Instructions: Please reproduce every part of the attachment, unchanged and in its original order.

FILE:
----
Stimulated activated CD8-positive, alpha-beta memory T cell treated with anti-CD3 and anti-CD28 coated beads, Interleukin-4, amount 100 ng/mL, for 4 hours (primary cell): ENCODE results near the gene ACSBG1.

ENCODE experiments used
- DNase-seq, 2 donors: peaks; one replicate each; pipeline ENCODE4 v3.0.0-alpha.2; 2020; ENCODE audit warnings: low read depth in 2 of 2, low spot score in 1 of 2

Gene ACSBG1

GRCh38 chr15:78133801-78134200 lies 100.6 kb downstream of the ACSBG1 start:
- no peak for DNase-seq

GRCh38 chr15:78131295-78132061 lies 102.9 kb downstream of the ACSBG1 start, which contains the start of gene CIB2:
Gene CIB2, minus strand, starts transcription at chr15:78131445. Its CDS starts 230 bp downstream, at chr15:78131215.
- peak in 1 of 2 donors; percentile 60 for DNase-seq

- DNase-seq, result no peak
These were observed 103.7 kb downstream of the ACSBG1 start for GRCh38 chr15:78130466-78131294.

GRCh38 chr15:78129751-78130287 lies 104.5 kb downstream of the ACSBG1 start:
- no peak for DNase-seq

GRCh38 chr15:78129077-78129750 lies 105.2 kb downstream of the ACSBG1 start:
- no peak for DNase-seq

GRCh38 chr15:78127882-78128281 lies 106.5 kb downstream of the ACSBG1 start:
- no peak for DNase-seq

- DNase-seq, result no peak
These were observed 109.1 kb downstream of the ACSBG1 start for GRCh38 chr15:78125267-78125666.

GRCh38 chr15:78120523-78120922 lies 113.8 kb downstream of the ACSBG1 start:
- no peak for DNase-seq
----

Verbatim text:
Stimulated activated CD8-positive, alpha-beta memory T cell treated with anti-CD3 and anti-CD28 coated beads, Interleukin-4, amount 100 ng/mL, for 4 hours (primary cell): ENCODE results near the gene ACSBG1.

ENCODE experiments used
- DNase-seq, 2 donors: peaks; one replicate each; pipeline ENCODE4 v3.0.0-alpha.2; 2020; ENCODE audit warnings: low read depth in 2 of 2, low spot score in 1 of 2

Gene ACSBG1

GRCh38 chr15:78133801-78134200 lies 100.6 kb downstream of the ACSBG1 start:
- no peak for DNase-seq

GRCh38 chr15:78131295-78132061 lies 102.9 kb downstream of the ACSBG1 start, which contains the start of gene CIB2:
Gene CIB2, minus strand, starts transcription at chr15:78131445. Its CDS starts 230 bp downstream, at chr15:78131215.
- peak in 1 of 2 donors; percentile 60 for DNase-seq

- DNase-seq, result no peak
These were observed 103.7 kb downstream of the ACSBG1 start for GRCh38 chr15:78130466-78131294.

GRCh38 chr15:78129751-78130287 lies 104.5 kb downstream of the ACSBG1 start:
- no peak for DNase-seq

GRCh38 chr15:78129077-78129750 lies 105.2 kb downstream of the ACSBG1 start:
- no peak for DNase-seq

GRCh38 chr15:78127882-78128281 lies 106.5 kb downstream of the ACSBG1 start:
- no peak for DNase-seq

- DNase-seq, result no peak
These were observed 109.1 kb downstream of the ACSBG1 start for GRCh38 chr15:78125267-78125666.

GRCh38 chr15:78120523-78120922 lies 113.8 kb downstream of the ACSBG1 start:
- no peak for DNase-seq